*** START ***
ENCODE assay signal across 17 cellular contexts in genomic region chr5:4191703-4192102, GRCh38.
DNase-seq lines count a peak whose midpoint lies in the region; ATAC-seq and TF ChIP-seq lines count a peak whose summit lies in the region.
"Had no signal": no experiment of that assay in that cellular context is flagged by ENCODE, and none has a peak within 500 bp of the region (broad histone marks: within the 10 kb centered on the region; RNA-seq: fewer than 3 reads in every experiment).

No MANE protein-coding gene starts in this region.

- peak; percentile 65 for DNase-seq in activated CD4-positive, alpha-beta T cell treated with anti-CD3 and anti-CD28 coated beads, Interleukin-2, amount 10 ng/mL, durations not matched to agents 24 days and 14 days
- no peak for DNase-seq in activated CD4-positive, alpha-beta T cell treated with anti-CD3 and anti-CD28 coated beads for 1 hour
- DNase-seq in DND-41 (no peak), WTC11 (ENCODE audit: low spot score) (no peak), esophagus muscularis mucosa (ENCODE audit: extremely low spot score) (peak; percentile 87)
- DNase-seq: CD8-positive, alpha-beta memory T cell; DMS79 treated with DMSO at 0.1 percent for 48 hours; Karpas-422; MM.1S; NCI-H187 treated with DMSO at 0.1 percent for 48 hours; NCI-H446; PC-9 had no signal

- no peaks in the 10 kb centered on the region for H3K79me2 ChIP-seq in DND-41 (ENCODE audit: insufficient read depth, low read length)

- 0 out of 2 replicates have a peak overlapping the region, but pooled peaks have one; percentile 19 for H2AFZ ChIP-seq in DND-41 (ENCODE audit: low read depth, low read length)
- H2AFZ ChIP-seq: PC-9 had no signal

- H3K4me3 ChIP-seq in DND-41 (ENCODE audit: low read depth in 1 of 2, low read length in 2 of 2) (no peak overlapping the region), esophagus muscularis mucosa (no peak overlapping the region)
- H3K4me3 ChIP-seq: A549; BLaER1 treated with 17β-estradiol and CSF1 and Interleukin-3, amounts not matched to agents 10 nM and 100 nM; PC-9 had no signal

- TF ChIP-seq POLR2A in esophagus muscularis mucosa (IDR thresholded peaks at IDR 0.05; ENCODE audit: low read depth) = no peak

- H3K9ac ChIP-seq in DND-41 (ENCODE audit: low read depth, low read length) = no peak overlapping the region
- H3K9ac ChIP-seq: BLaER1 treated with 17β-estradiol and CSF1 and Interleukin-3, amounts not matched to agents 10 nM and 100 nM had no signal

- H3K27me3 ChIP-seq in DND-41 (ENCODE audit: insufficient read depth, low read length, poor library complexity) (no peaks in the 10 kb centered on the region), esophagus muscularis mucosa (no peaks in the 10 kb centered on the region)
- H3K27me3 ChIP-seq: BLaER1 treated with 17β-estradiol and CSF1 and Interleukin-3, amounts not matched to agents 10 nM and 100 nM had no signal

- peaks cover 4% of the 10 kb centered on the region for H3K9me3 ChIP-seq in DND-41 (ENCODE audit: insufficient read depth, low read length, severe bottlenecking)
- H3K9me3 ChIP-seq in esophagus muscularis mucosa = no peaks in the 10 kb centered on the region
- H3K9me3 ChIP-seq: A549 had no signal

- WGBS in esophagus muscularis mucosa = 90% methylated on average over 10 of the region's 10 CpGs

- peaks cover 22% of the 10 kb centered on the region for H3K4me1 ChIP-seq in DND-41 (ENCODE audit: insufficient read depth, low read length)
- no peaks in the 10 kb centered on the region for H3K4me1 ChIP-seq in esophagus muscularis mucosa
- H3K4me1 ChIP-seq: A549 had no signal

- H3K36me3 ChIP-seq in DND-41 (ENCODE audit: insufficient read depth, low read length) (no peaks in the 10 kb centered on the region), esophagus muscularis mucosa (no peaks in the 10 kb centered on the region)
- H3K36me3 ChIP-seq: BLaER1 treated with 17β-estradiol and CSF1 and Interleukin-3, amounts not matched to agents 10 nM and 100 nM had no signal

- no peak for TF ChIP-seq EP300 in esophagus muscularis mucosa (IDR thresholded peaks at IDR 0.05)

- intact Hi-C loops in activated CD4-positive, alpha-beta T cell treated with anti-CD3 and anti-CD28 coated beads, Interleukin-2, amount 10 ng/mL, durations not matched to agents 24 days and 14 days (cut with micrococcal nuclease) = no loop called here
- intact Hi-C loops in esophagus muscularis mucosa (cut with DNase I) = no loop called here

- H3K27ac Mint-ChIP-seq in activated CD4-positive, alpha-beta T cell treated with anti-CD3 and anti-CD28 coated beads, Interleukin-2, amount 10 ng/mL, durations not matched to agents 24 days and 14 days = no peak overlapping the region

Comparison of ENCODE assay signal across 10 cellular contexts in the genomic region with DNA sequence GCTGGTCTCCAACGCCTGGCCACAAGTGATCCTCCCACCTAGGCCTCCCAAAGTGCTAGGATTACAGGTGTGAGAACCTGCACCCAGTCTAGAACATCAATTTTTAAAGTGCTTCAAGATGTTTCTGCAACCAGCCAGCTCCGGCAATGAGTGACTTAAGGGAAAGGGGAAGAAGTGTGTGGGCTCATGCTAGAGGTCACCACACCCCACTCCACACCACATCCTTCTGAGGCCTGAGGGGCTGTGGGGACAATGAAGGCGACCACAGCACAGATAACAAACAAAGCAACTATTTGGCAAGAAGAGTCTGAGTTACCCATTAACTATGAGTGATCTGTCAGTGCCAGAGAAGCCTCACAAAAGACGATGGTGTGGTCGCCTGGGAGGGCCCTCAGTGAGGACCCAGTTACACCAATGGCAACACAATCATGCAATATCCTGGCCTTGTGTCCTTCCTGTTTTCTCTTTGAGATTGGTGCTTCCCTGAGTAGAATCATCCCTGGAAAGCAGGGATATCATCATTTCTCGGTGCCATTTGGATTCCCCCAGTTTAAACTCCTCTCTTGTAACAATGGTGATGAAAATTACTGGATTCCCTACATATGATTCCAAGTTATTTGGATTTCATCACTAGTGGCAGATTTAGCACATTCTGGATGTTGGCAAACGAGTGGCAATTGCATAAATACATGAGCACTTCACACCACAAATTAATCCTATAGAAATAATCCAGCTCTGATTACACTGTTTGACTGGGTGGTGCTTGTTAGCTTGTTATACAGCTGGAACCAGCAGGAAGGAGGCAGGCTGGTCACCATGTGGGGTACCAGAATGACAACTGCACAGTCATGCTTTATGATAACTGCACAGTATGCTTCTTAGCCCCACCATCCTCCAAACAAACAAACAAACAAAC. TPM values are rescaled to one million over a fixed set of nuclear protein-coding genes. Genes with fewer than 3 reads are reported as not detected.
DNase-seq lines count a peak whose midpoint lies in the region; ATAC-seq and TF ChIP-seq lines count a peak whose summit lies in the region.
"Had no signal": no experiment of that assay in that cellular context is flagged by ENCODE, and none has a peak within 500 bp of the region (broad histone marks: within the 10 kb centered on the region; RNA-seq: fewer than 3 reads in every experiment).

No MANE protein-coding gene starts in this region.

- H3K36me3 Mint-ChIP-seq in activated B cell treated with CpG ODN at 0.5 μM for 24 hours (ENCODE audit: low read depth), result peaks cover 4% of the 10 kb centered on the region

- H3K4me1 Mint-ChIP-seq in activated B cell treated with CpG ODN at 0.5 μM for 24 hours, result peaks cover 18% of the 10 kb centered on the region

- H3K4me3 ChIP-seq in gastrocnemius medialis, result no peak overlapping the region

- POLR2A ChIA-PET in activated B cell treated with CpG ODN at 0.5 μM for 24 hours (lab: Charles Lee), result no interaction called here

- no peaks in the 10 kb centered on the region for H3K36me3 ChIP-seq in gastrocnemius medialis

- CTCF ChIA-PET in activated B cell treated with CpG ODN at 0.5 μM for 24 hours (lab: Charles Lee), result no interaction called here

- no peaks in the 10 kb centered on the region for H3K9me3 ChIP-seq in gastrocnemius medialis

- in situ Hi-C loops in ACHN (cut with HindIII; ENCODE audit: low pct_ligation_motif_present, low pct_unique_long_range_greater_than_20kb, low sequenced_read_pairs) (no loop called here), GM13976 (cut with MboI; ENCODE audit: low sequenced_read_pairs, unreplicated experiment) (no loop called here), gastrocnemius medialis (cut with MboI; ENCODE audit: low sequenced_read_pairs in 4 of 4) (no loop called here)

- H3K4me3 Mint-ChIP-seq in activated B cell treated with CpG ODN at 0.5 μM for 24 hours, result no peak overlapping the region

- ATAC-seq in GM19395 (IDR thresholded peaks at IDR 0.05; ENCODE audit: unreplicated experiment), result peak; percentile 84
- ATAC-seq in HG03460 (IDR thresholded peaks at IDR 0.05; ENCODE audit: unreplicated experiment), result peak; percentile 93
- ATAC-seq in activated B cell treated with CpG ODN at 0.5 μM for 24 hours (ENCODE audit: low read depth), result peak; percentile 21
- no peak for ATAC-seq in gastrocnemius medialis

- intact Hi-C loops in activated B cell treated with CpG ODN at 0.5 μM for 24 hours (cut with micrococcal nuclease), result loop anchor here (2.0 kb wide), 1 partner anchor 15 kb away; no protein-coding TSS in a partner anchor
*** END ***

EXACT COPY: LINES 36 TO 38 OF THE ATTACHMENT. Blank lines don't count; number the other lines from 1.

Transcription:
- H3K36me3 Mint-ChIP-seq in activated B cell treated with CpG ODN at 0.5 μM for 24 hours (ENCODE audit: low read depth), result peaks cover 4% of the 10 kb centered on the region

- H3K4me1 Mint-ChIP-seq in activated B cell treated with CpG ODN at 0.5 μM for 24 hours, result peaks cover 18% of the 10 kb centered on the region

- H3K4me3 ChIP-seq in gastrocnemius medialis, result no peak overlapping the region